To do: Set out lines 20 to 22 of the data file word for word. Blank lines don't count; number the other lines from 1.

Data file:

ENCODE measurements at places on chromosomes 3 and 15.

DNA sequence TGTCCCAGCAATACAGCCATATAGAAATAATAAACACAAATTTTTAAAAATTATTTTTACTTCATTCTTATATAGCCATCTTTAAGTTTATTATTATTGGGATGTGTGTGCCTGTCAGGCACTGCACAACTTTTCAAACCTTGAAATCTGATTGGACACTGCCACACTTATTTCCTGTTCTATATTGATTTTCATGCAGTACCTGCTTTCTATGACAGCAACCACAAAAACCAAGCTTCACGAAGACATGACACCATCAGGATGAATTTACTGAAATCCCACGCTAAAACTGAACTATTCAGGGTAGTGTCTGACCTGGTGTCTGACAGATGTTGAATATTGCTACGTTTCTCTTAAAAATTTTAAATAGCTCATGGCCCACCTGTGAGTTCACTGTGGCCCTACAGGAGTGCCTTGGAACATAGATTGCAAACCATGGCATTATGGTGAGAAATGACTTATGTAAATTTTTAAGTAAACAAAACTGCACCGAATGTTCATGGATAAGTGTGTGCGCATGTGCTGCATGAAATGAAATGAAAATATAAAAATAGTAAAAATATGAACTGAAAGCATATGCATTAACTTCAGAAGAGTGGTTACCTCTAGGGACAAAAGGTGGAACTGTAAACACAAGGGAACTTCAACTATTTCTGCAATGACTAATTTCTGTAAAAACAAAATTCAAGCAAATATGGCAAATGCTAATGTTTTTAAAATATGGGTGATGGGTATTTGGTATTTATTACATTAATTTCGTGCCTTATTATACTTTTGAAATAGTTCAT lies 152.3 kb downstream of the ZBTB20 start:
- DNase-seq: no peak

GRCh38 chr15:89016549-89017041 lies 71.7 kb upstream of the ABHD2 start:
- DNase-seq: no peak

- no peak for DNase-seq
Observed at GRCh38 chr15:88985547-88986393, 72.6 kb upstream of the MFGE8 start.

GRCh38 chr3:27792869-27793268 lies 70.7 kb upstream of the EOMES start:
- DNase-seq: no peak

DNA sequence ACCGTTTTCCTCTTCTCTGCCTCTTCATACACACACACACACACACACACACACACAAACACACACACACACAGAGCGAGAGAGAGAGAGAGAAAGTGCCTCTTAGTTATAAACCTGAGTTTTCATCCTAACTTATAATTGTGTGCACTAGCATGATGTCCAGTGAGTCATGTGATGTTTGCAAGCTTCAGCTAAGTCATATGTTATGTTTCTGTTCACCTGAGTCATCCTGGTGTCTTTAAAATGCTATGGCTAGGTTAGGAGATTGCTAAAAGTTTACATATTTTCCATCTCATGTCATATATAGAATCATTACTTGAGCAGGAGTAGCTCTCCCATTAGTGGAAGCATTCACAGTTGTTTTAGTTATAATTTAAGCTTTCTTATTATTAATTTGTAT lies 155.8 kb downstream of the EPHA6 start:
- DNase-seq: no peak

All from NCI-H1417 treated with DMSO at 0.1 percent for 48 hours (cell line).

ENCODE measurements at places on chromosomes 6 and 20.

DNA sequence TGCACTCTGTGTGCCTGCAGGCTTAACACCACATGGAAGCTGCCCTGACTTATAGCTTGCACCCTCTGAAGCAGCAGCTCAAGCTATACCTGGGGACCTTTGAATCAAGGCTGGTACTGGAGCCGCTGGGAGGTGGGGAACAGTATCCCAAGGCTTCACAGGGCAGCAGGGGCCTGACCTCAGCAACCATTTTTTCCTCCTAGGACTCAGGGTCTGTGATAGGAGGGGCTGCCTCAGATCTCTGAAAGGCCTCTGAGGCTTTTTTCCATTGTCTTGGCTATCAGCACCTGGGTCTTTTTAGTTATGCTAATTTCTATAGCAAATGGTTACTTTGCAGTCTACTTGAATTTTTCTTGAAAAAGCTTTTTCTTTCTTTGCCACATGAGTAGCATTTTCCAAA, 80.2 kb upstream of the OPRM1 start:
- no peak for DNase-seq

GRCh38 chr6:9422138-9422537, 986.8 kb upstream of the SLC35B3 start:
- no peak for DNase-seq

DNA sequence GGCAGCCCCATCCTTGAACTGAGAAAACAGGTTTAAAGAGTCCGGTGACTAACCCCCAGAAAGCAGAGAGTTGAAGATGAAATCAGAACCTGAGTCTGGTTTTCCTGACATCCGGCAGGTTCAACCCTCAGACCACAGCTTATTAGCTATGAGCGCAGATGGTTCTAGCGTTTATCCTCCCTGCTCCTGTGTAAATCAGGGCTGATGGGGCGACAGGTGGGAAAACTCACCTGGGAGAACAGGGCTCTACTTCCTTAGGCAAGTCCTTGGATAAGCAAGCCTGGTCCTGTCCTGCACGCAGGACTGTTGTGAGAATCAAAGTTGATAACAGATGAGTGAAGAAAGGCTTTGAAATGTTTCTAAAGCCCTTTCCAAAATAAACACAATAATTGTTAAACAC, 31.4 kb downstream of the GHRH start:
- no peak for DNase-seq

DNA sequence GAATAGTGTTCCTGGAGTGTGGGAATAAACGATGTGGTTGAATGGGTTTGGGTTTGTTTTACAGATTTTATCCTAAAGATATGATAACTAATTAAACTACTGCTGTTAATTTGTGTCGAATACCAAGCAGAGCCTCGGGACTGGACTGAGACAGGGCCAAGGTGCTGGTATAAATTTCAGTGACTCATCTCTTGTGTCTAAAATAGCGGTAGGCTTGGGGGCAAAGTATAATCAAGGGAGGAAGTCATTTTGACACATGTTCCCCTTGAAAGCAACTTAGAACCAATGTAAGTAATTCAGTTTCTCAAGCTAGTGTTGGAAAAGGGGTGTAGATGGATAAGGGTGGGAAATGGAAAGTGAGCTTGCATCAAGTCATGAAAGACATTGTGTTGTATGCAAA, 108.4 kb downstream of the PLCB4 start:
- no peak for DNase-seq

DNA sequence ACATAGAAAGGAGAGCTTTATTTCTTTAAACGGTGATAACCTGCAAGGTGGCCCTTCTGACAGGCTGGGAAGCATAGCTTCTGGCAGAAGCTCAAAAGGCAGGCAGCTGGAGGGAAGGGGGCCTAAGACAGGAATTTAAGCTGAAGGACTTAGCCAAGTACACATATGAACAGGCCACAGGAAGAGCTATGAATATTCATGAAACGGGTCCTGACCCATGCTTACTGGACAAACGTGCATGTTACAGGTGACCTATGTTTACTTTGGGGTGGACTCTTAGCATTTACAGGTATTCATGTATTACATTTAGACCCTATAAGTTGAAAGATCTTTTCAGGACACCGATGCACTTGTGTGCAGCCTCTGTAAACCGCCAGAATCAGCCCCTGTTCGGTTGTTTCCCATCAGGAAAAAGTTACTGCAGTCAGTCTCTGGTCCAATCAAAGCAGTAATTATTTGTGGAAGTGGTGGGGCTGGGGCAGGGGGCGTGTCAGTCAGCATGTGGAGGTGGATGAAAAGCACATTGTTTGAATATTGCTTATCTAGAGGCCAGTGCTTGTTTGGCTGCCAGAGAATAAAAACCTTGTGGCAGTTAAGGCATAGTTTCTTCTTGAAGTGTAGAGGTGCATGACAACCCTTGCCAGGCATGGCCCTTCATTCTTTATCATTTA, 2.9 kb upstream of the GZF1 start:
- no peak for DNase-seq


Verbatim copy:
DNA sequence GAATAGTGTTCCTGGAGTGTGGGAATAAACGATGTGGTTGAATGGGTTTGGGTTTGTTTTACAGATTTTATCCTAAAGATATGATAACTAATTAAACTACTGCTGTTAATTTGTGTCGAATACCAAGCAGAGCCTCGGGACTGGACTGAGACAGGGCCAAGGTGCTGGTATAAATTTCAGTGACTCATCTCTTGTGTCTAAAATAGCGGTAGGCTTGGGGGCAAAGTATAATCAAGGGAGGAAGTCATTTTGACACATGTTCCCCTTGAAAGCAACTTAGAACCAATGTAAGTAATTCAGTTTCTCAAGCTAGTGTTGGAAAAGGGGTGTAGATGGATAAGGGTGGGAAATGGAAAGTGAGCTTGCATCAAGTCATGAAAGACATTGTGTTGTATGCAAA, 108.4 kb downstream of the PLCB4 start:
- no peak for DNase-seq

DNA sequence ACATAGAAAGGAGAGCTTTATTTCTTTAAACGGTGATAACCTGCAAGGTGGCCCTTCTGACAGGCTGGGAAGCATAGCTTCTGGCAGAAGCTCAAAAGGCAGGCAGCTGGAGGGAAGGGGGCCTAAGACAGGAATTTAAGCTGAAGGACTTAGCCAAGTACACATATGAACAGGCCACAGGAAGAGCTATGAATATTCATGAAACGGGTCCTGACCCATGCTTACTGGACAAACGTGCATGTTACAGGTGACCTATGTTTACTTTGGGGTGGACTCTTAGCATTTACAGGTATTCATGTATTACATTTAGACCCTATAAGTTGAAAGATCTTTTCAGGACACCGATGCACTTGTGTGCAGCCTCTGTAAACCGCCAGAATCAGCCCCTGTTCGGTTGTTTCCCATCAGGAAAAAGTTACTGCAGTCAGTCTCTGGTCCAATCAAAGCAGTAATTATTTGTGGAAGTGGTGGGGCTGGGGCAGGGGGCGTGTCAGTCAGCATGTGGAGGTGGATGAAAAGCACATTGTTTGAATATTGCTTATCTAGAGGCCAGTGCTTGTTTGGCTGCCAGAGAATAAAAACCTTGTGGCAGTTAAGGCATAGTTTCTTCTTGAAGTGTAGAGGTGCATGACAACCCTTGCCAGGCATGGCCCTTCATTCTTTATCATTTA, 2.9 kb upstream of the GZF1 start: